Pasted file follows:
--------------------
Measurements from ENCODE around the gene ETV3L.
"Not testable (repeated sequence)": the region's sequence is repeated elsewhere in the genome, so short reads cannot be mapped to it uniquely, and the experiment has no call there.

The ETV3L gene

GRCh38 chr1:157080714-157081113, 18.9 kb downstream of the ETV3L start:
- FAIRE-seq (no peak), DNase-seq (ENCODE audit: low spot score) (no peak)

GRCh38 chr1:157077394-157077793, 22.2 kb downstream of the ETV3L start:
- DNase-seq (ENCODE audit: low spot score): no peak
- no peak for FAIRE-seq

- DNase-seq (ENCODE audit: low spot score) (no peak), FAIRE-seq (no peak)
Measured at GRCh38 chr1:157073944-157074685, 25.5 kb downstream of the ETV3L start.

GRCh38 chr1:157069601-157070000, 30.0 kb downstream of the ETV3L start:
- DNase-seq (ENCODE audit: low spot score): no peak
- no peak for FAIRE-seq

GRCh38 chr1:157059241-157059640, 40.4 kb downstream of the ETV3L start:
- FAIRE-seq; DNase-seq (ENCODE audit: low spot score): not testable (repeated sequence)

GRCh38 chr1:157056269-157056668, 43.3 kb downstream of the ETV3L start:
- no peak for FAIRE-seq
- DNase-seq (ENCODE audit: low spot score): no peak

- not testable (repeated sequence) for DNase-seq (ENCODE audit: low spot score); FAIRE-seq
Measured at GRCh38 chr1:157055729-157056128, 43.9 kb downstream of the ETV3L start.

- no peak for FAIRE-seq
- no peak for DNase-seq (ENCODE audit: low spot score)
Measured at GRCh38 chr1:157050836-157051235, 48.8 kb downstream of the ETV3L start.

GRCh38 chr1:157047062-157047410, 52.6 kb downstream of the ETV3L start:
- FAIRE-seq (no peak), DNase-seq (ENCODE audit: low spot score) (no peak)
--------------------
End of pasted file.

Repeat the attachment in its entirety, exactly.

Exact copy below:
Measurements from ENCODE around the gene ETV3L.
"Not testable (repeated sequence)": the region's sequence is repeated elsewhere in the genome, so short reads cannot be mapped to it uniquely, and the experiment has no call there.

The ETV3L gene

GRCh38 chr1:157080714-157081113, 18.9 kb downstream of the ETV3L start:
- FAIRE-seq (no peak), DNase-seq (ENCODE audit: low spot score) (no peak)

GRCh38 chr1:157077394-157077793, 22.2 kb downstream of the ETV3L start:
- DNase-seq (ENCODE audit: low spot score): no peak
- no peak for FAIRE-seq

- DNase-seq (ENCODE audit: low spot score) (no peak), FAIRE-seq (no peak)
Measured at GRCh38 chr1:157073944-157074685, 25.5 kb downstream of the ETV3L start.

GRCh38 chr1:157069601-157070000, 30.0 kb downstream of the ETV3L start:
- DNase-seq (ENCODE audit: low spot score): no peak
- no peak for FAIRE-seq

GRCh38 chr1:157059241-157059640, 40.4 kb downstream of the ETV3L start:
- FAIRE-seq; DNase-seq (ENCODE audit: low spot score): not testable (repeated sequence)

GRCh38 chr1:157056269-157056668, 43.3 kb downstream of the ETV3L start:
- no peak for FAIRE-seq
- DNase-seq (ENCODE audit: low spot score): no peak

- not testable (repeated sequence) for DNase-seq (ENCODE audit: low spot score); FAIRE-seq
Measured at GRCh38 chr1:157055729-157056128, 43.9 kb downstream of the ETV3L start.

- no peak for FAIRE-seq
- no peak for DNase-seq (ENCODE audit: low spot score)
Measured at GRCh38 chr1:157050836-157051235, 48.8 kb downstream of the ETV3L start.

GRCh38 chr1:157047062-157047410, 52.6 kb downstream of the ETV3L start:
- FAIRE-seq (no peak), DNase-seq (ENCODE audit: low spot score) (no peak)